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Evolution & Behaviour

Homo floresiensis – little species, big mystery

Credits: Rosa Cabecinhas - CC BY-SA 2.0
by Debbie Argue | Postdoctoral Research Fellow

Debbie Argue is Postdoctoral Research Fellow at School of Archaeology and Anthropology, College of Arts and Social Science, Australian National University, Canberra, Australia.

Edited by

Massimo Caine

Founder and Director

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published on Sep 5, 2017

A new kind of human, Homo floresiensis was a surprise discovery in 2003 by an Australian-Indonesian archaeological team who were trying to find the origins of the first Australians. Their focus was Liang Bua cave, on the island of Flores, Indonesia. Instead of finding modern human bones, they discovered something completely unprecedented. Deep in the excavation were bones representing a number of very different and very small individuals dated to between 100.000 and 60.000 years ago. These bones represent a new species and are named Homo floresiensis.

14 years on, and we know a lot about H. floresiensis. Individuals were short - about 1 meter tall. They had a small brain of only 426 cm3 (ours average 1300-1500cm3); had backward sloping foreheads, yet they possessed an expanded frontal cortex. This implies they could do some smart things such as plan, learn from mistakes, and hand down information from generation to generation. They lacked a chin, and instead had some ape-like structures inside the jaw. Wrist bones were also ape-like. The arms were relatively long and its shoulders were shrugged and hunched forward. This species walked upright. Its walk, however, would have been somewhat odd because its feet were quite long compared to its legs. It had to lift those feet up higher than we do, just to get ground clearance.

The mystery is - where does this species fit on the human evolutionary tree? Two hypotheses were originally proposed:

1)That H. floresiensis was the dwarfed descendant of a Homo erectus population that evolved under conditions of isolation on a small island (the "island rule").

The "island rule" stipulates that body size of mammals alters when a founder population reaches an island, becomes reproductively separated from its mainland origin group and faces an environment different from that of its mainland cousins. For example, a smaller body size could be expected as an evolutionary response to a limited food supply, and conversely a larger body size may occur in the absence of predation. H. erectus is the only known early hominin species from Indonesia. It is much larger than H. floresiensis and lived on Java 1.5 million years ago. There is no evidence for H. erectus on Flores, but then, Flores is relatively unknown archaeologically.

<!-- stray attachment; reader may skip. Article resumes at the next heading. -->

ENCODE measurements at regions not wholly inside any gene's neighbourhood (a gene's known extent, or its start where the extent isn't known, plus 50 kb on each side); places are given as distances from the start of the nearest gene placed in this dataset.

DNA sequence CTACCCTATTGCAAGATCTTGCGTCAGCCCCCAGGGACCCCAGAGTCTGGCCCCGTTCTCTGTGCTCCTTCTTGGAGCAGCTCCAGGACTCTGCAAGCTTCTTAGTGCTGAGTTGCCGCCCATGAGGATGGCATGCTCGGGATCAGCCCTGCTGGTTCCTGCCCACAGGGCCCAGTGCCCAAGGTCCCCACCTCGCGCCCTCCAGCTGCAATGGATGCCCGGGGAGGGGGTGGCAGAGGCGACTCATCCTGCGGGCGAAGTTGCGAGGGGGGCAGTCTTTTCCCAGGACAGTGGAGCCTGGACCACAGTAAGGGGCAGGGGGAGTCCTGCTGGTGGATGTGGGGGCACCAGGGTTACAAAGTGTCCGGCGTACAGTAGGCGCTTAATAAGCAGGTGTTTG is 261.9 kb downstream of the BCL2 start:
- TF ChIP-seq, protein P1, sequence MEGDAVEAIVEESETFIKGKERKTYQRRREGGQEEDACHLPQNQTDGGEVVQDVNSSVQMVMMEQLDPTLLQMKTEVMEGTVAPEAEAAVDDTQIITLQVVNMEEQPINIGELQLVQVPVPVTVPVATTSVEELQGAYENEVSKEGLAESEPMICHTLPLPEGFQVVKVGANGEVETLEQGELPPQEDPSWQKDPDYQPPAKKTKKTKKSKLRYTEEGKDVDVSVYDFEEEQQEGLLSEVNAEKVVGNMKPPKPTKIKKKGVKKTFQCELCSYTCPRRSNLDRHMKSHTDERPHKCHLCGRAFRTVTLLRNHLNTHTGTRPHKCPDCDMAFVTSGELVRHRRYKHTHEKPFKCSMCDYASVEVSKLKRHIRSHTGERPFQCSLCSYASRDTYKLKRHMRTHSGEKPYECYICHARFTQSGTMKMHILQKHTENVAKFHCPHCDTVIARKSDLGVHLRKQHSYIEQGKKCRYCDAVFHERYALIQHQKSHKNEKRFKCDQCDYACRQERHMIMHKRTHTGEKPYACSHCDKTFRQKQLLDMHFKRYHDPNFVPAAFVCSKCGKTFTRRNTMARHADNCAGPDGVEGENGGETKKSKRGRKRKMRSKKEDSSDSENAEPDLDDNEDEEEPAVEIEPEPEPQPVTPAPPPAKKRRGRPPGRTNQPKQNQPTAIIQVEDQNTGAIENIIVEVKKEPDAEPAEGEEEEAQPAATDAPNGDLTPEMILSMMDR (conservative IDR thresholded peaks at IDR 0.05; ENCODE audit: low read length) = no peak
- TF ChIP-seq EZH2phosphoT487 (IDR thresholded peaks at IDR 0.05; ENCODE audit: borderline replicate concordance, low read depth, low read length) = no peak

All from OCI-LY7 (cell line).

2)That H. floresiensis derived from an early lineage of Homo, similar to species that are known from around 2 million years ago in Africa, which were all relatively short. This would imply that an unknown founder population of archaic hominins arrived on Flores. Until recently we had no indication that a small hominin species had got to Flores, but in 2016 archaeologists at Mate Menge, about 74 kms from Liang Bua cave, discovered a H. floresiensis-like, but smaller, partial jaw of an adult individual, and some teeth, that are dated to 700,000 years ago.

We tested the two hypotheses by comparing characteristics of the cranium, jaws, dentition, shoulders, arms and legs of H. floresiensis with Australopithecus afarensis, A. africanus, A. sediba, H. habilis, H. ergaster, H. georgicus, H. naledi, H. erectus, H. floresiensis and H. sapiens. This is the first time that the H. floresiensis question had been addressed using a "whole-of-body" approach. Most previous work had focused on crania, mandibles and teeth.

Our results showed that H. floresiensis and H. habilis were closely related. H. habilis a species known only from Africa, dated to around 1.4-1.8 million years ago. H. floresiensis and H. habilis form "sister species" in our phylogenetic tree, which means that they most likely shared an immediate common ancestor. H. erectus, on the other hand, formed a sister species to the 1.5 million year old H. ergaster from East Africa. That is, H. floresiensis and H. erectus are not closely related at all and in additional tests we performed we found no statistical support for a close phylogenetic relationship between these two species.

H. floresiensis was a relict population that had descended from an unknown lineage of small, ~2 million year old hominins that lived half a world away. This represents an earlier diffusion of hominins out of Africa than we expected, and we now have the tantalizing prospect of one day finding H. floresiensis in Africa.

Original Article:
Argue D, Groves C, Lee M, Jungers W. The affinities of Homo floresiensis based on phylogenetic analyses of cranial, dental, and postcranial characters. Journal of Human Evolution. 2017;107:107-133. doi:10.1016/j.jhevol.2017.02.006.

Edited by:

Massimo Caine , Founder and Director

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